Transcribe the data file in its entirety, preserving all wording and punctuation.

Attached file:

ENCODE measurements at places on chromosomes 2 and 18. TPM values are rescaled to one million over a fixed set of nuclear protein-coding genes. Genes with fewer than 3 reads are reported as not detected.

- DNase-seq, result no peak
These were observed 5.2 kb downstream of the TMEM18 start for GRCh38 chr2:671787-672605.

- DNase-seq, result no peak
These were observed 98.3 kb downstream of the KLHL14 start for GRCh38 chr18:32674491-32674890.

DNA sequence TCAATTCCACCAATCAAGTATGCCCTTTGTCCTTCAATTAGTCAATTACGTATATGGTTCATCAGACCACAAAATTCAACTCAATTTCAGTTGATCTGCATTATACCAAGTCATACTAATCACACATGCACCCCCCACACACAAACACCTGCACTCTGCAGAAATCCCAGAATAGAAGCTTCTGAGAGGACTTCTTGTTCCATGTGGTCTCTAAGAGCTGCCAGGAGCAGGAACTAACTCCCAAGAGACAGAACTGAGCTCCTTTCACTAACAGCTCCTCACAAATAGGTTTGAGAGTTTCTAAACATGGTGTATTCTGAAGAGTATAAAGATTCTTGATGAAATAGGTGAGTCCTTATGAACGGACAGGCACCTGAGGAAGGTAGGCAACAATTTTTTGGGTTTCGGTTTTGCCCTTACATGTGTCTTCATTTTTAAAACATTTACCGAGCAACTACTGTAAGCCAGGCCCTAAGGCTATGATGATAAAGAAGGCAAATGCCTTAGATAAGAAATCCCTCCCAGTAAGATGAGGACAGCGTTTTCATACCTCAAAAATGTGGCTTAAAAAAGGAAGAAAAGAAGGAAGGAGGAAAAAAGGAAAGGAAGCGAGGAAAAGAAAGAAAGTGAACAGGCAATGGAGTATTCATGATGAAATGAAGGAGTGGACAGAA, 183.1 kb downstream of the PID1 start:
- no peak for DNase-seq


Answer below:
ENCODE measurements at places on chromosomes 2 and 18. TPM values are rescaled to one million over a fixed set of nuclear protein-coding genes. Genes with fewer than 3 reads are reported as not detected.

- DNase-seq, result no peak
These were observed 5.2 kb downstream of the TMEM18 start for GRCh38 chr2:671787-672605.

- DNase-seq, result no peak
These were observed 98.3 kb downstream of the KLHL14 start for GRCh38 chr18:32674491-32674890.

DNA sequence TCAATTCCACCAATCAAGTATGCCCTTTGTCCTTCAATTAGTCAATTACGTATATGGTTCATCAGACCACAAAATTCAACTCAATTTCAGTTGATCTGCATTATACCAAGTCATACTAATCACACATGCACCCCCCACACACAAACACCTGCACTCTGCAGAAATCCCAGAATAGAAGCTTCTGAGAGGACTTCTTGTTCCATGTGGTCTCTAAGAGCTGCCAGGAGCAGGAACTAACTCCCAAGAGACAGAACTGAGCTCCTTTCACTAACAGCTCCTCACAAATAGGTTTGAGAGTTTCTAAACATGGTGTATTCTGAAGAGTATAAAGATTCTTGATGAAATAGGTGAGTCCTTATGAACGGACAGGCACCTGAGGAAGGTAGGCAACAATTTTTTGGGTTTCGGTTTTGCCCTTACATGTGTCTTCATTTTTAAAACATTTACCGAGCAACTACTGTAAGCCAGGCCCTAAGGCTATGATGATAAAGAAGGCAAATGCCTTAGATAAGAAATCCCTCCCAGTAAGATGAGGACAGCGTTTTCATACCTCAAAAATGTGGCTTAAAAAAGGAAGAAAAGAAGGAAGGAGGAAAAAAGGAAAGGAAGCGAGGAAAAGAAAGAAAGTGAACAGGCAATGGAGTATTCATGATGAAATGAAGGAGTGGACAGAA, 183.1 kb downstream of the PID1 start:
- no peak for DNase-seq